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Conference Paper: Renegotiating locality and morality in a Chinese religious diaspora: Wenzhou Protestants in Paris, France

TitleRenegotiating locality and morality in a Chinese religious diaspora: Wenzhou Protestants in Paris, France
Authors
Issue Date2011
PublisherThe Australian National University.
Citation
The 2011 International Conference Celebrating 60 Years of Anthropology at ANU, Canberra, Australia, 26-28 September 2011. In Conference Program, 2011, p. 34-35 How to Cite?
AbstractThis paper explores the social and economic implications of indigenous Christian discourses and practices in the Wenzhou Chinese diaspora in Paris, France. Popularly known as China’s Jerusalem, the coastal Chinese city of Wenzhou is home to thousands of self-started, homegrown Protestant churches and a million Protestants. Drawing on multi-sited fieldwork, the study provides an ethnographic account of a group of Wenzhou merchants who have formed large Christian communities at home, along with migrant enclaves in Paris. It shows how these Christian migrant entrepreneurs and traders have brought their version of Christianity from China to the West and how they perceive and deal with issues of illegality, moral contingency, native-place based loyalty and national belonging. Finally, it highlights the intertwined relationship between an indigenized Chinese Christianity and the petty capitalist legacy of coastal southeast China in a secularized European context.
DescriptionTheme: Contesting Anthropology's futures
Panel C
The Conference program's website is located at http://asiapacific.anu.edu.au/researchschool/anthropology60/?tab=home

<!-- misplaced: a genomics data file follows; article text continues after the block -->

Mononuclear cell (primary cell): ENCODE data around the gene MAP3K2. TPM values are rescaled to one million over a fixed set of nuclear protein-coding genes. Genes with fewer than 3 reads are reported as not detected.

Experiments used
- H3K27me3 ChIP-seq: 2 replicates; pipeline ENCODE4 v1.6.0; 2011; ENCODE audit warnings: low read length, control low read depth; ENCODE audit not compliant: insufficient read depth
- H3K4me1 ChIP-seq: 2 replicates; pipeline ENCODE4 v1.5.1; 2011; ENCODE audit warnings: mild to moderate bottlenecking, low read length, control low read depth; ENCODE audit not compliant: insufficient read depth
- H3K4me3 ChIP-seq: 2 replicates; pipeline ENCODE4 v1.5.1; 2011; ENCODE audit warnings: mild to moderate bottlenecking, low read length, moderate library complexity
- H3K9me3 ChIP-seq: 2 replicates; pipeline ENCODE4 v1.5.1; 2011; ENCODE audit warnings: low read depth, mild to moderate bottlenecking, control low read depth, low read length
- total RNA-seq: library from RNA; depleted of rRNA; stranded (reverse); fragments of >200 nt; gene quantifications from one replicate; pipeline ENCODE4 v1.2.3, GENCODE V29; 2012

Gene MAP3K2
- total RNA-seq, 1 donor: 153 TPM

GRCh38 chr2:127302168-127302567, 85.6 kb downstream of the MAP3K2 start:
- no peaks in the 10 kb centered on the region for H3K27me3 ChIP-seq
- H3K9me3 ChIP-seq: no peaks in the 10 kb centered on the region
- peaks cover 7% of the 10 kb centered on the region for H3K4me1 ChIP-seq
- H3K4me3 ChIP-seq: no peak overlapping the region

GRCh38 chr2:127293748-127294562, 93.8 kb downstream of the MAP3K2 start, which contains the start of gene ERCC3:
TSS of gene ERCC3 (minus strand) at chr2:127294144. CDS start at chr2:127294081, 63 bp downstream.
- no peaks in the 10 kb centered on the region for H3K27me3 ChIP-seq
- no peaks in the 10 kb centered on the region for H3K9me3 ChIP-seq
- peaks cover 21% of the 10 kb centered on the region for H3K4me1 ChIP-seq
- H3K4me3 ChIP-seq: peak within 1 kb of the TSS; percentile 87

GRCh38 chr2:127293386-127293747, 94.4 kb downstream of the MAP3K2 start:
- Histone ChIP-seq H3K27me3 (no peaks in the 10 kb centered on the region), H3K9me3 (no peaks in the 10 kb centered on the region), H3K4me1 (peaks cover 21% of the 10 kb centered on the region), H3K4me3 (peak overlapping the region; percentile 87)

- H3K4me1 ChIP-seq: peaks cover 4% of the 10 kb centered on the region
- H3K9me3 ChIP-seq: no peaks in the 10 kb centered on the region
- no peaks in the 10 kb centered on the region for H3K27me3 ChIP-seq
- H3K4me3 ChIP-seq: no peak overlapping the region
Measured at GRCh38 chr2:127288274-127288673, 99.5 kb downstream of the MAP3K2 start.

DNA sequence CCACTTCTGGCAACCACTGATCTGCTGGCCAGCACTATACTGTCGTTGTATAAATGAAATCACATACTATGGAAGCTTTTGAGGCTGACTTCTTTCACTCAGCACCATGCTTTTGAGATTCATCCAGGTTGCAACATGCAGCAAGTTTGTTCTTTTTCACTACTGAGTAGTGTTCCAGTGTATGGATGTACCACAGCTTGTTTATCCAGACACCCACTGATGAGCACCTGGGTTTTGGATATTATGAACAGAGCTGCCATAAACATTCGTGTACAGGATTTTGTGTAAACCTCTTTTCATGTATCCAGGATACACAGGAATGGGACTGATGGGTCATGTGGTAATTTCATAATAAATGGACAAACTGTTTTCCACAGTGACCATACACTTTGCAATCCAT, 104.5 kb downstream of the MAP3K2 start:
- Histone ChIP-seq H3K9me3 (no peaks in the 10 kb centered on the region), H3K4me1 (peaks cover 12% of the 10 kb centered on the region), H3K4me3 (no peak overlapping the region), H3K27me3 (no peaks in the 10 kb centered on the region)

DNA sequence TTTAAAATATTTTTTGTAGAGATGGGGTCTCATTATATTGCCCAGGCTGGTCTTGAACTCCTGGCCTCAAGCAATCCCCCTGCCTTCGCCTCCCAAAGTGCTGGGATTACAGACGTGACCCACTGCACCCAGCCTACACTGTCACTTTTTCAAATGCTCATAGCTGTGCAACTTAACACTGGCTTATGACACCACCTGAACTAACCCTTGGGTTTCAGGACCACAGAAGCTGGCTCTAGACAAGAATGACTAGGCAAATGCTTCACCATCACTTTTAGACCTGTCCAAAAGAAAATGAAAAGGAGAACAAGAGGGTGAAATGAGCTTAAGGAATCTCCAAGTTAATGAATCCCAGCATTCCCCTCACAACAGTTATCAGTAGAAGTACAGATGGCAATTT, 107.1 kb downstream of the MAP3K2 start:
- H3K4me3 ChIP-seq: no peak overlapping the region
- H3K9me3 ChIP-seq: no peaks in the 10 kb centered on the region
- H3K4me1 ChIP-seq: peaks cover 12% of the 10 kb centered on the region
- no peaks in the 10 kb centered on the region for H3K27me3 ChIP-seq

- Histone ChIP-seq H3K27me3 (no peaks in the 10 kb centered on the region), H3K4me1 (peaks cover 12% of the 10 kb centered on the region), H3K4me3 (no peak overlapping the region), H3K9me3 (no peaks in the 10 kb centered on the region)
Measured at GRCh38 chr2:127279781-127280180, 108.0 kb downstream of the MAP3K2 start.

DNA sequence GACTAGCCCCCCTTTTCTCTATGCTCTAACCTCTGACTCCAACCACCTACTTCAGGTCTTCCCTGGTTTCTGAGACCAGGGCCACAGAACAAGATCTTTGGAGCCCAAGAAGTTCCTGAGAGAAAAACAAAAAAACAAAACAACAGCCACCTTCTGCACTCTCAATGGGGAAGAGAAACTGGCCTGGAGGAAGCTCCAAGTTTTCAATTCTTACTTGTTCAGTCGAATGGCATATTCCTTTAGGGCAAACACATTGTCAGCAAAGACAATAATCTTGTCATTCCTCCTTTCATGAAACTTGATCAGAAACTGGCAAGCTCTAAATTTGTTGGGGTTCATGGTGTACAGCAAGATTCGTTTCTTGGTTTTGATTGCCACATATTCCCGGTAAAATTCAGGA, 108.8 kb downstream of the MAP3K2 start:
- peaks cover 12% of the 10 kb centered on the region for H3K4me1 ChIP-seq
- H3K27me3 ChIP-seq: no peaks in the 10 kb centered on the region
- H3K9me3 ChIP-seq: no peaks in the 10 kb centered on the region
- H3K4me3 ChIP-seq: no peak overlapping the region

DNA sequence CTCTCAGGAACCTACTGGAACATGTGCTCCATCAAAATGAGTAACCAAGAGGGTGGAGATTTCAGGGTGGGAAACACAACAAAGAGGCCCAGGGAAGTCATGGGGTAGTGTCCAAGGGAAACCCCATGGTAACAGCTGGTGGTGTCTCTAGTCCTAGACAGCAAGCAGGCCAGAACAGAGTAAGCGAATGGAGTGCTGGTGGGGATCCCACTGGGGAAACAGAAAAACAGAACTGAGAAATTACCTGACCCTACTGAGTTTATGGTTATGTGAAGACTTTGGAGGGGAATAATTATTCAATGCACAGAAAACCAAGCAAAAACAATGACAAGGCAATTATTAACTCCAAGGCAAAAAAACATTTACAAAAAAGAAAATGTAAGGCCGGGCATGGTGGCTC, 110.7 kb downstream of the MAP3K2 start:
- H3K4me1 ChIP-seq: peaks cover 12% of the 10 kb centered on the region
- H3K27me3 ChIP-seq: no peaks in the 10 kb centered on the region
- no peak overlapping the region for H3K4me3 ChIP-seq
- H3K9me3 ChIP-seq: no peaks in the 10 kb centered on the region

Persistent Identifierhttp://hdl.handle.net/10722/147050

 

DC FieldValueLanguage
dc.contributor.authorCao, Nen_US
dc.date.accessioned2012-05-23T05:55:26Z-
dc.date.available2012-05-23T05:55:26Z-
dc.date.issued2011en_US
dc.identifier.citationThe 2011 International Conference Celebrating 60 Years of Anthropology at ANU, Canberra, Australia, 26-28 September 2011. In Conference Program, 2011, p. 34-35en_US
dc.identifier.urihttp://hdl.handle.net/10722/147050-
dc.descriptionTheme: Contesting Anthropology's futures-
dc.descriptionPanel C-
dc.descriptionThe Conference program's website is located at http://asiapacific.anu.edu.au/researchschool/anthropology60/?tab=home-
dc.description.abstractThis paper explores the social and economic implications of indigenous Christian discourses and practices in the Wenzhou Chinese diaspora in Paris, France. Popularly known as China’s Jerusalem, the coastal Chinese city of Wenzhou is home to thousands of self-started, homegrown Protestant churches and a million Protestants. Drawing on multi-sited fieldwork, the study provides an ethnographic account of a group of Wenzhou merchants who have formed large Christian communities at home, along with migrant enclaves in Paris. It shows how these Christian migrant entrepreneurs and traders have brought their version of Christianity from China to the West and how they perceive and deal with issues of illegality, moral contingency, native-place based loyalty and national belonging. Finally, it highlights the intertwined relationship between an indigenized Chinese Christianity and the petty capitalist legacy of coastal southeast China in a secularized European context.-
dc.languageengen_US
dc.publisherThe Australian National University.-
dc.relation.ispartof60 Years of Anthropology at ANU: Contesting Anthropology's futures Programen_US
dc.rightsCreative Commons: Attribution 3.0 Hong Kong License-
dc.titleRenegotiating locality and morality in a Chinese religious diaspora: Wenzhou Protestants in Paris, Franceen_US
dc.typeConference_Paperen_US
dc.identifier.emailCao, N: ncao@hku.hken_US
dc.identifier.authorityCao, N=rp00850en_US
dc.description.naturepostprint-
dc.identifier.hkuros199665en_US
dc.identifier.spage34-
dc.identifier.epage35-
dc.publisher.placeCanberra-

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